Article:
3 years ago, I bought my son a SurfacePro3 for Christmas. Turns out, he'd rather use his iPad. So my wife started using the SurfacePro for when she goes on Business trips (which is around 2 times a year). So I took over the SurfacePro.
    I've been using a Toshiba Qosmio Laptop for recording. Lately I've been crying about "noise". Mainly when I record my HJS18, because the Humbucker has a dead coil and I get static. "Crickets" I called it. It really sounds like crickets. And I was getting the faint sound of crickets in my other guitars too. So I was convinced that the noise was coming from some RFI/EMI originating from the Qosmio.
    So this was the 1st recording I did on the SurfacePro3. As you can hear, its Absolutely perfect, dead quiet. Studio Quality.

    The SurfacePro3 I have is not the best one. It has an i5 1.9ghz processor. Only 4 Gigs of RAM and a tiny 128 Gig hard drive. But its really small and lightweight. My recording software (YouCam6, which was a FREE DOWLOAD this time!!!!) loaded right up on it. When I plugged in the Zoom G3, the computer immediately recognized it and loaded the drivers. It behaves like a regular PC and gives off little to no noise whatsoever. So its a perfect recording platform for the adventurer like yourself. I use a Logitech C920 camera, but I honestly think the on board webcam is just as good.

    So Jim, if you are still on the hunt for good, mobile, simple video/audio recording solution - this might do it.
    I remember you like to record the audio separately. But my way is sooo much easier. And the quality is really good (I think).

    Sorry to ramble so much.

    Thanks again.
    Joe D
    Last edited by Max405; 12-29-2017 at 07:29 AM.

  48. #47

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    Very nice JD. You and a 175 are a well suited match (IMO, the 175 is the ultimate jazz guitar. Joe Pass, Herb Ellis Jim Hall and countless others have proven that). I am going to suggest that you keep this one. Sure, there are always going to be guitars that you will want to "test", but in the end, you will come home to the 175. And it might as well be this one, a gift from a special friend.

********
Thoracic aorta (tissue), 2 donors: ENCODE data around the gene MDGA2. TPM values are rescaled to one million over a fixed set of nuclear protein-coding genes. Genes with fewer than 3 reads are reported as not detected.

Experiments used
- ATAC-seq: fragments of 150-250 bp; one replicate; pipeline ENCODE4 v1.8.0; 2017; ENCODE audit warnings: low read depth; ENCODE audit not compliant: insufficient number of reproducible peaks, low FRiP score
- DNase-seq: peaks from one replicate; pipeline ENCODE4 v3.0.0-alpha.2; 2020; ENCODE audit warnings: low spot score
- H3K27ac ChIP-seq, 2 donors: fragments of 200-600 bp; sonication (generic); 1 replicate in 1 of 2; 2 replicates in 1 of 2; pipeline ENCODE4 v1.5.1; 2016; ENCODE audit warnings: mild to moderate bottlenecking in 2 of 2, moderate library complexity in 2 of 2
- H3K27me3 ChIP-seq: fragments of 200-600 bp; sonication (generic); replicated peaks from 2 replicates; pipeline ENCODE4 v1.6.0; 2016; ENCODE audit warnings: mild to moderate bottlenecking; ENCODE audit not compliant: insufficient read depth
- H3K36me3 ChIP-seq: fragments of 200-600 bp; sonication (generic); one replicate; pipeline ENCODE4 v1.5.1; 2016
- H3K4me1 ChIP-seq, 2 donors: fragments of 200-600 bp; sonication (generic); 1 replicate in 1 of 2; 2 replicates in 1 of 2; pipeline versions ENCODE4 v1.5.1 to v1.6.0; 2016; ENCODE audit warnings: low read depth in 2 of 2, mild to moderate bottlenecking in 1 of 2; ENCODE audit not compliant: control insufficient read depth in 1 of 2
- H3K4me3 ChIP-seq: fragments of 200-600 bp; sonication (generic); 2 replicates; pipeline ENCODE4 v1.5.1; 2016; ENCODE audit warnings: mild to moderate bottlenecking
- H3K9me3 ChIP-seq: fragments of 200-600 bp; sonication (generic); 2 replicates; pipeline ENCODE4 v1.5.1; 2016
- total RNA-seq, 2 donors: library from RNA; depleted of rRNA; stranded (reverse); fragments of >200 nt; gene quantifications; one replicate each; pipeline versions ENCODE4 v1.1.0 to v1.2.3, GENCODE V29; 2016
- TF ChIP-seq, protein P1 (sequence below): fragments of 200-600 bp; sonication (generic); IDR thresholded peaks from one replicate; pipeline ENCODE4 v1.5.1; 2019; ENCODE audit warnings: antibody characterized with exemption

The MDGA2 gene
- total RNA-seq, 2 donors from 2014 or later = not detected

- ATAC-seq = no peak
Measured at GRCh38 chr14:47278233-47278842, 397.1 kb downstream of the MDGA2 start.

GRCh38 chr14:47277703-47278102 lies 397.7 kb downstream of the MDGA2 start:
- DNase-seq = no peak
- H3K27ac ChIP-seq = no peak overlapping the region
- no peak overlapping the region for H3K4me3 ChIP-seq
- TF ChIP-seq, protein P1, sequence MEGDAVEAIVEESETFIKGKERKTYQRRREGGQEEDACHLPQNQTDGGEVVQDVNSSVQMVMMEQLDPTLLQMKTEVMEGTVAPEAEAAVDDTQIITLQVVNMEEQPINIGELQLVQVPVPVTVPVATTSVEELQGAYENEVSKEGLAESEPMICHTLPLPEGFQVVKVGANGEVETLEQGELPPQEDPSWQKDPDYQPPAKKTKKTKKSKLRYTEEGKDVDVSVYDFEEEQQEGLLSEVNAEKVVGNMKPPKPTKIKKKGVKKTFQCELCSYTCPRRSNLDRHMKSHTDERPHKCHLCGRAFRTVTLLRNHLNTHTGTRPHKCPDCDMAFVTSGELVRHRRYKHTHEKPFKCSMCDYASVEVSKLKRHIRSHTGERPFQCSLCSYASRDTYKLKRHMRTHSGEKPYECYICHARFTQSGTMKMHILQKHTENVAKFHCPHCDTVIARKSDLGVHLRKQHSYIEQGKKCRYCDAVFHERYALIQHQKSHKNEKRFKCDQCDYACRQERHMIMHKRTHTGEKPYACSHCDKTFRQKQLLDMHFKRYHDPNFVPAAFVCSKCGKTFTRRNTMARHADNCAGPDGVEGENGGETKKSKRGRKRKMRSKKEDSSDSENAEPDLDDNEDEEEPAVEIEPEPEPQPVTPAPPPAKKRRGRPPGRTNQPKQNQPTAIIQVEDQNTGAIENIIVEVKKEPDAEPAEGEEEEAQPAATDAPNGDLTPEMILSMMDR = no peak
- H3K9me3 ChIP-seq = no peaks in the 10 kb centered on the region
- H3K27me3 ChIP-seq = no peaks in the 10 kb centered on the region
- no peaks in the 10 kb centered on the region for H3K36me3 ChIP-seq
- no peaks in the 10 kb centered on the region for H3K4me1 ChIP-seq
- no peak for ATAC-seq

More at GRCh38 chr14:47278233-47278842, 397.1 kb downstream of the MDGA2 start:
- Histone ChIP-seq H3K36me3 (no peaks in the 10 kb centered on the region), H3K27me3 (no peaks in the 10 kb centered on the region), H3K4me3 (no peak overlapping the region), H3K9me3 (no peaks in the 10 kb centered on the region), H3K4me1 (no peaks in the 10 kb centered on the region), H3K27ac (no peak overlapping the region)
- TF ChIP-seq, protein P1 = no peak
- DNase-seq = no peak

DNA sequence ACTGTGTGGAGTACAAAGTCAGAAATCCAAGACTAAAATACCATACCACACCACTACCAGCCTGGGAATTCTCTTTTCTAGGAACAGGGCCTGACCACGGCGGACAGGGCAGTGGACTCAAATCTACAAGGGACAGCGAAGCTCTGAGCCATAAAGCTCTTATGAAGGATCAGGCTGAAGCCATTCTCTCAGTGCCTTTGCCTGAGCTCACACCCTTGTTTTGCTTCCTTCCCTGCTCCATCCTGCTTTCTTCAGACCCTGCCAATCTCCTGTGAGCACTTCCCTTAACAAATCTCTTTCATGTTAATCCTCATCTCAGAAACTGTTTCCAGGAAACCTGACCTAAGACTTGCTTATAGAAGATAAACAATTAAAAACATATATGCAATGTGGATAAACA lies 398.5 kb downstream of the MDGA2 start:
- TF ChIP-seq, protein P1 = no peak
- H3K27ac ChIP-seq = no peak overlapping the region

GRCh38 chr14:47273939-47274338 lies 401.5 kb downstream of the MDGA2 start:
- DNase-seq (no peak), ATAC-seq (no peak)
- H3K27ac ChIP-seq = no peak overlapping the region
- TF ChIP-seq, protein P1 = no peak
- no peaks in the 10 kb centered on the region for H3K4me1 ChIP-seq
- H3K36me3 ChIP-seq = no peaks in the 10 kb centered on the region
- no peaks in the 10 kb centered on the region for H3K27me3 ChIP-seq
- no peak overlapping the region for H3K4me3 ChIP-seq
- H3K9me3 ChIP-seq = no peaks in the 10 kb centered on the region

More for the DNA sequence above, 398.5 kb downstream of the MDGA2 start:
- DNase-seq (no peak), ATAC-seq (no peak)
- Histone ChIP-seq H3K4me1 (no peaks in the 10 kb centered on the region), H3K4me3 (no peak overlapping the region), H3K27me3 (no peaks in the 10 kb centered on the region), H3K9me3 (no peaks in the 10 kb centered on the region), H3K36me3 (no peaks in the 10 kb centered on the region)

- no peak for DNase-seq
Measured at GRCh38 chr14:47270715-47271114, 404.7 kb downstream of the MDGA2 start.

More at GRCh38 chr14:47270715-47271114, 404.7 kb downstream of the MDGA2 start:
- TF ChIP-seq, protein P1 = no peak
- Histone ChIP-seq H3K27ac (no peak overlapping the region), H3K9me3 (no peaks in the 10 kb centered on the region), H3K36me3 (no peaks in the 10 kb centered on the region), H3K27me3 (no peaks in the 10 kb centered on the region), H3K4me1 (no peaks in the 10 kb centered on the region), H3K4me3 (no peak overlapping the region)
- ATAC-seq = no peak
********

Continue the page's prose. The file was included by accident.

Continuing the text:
I have noticed that this new (2016) model 175 does have some extra sustain. And it is the most "unacoustic" 175 that I have owned. It is very much an "electric" guitar. I changed the TOM to a rosewood saddle and like it way better. While I think the titanium saddles add sustain, I also think they add brightness (and I prefer warmth). The Grovers add sustain for sure (and a few ounces of weight!). I doubt that the red spruce braces or tubeless trussrod adds sustain, but both most certainly have an affect on tone. I like this new model for what she is, but I do prefer the older ones (I like a bit more "acoustic" tone in my electric archtops). I think these guitars were made to be played loud. The heavy construction probably aids in feedback control. No "Doug's plugs" will be needed for these. The woods are different as well. The maple is more lightly figured than the curly maple used in the past and the fingerboard does not look like Indian Rosewood. Perhaps an African rosewood? The rolled binding does feel good and the fretwork is first rate.

    Keep the videos coming!

  49. #48

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    Quote Originally Posted by Stringswinger
    Very nice JD. You and a 175 are a well suited match (IMO, the 175 is the ultimate jazz guitar. Joe Pass, Herb Ellis Jim Hall and countless others have proven that). I am going to suggest that you keep this one. Sure, there are always going to be guitars that you will want to "test", but in the end, you will come home to the 175. And it might as well be this one, a gift from a special friend.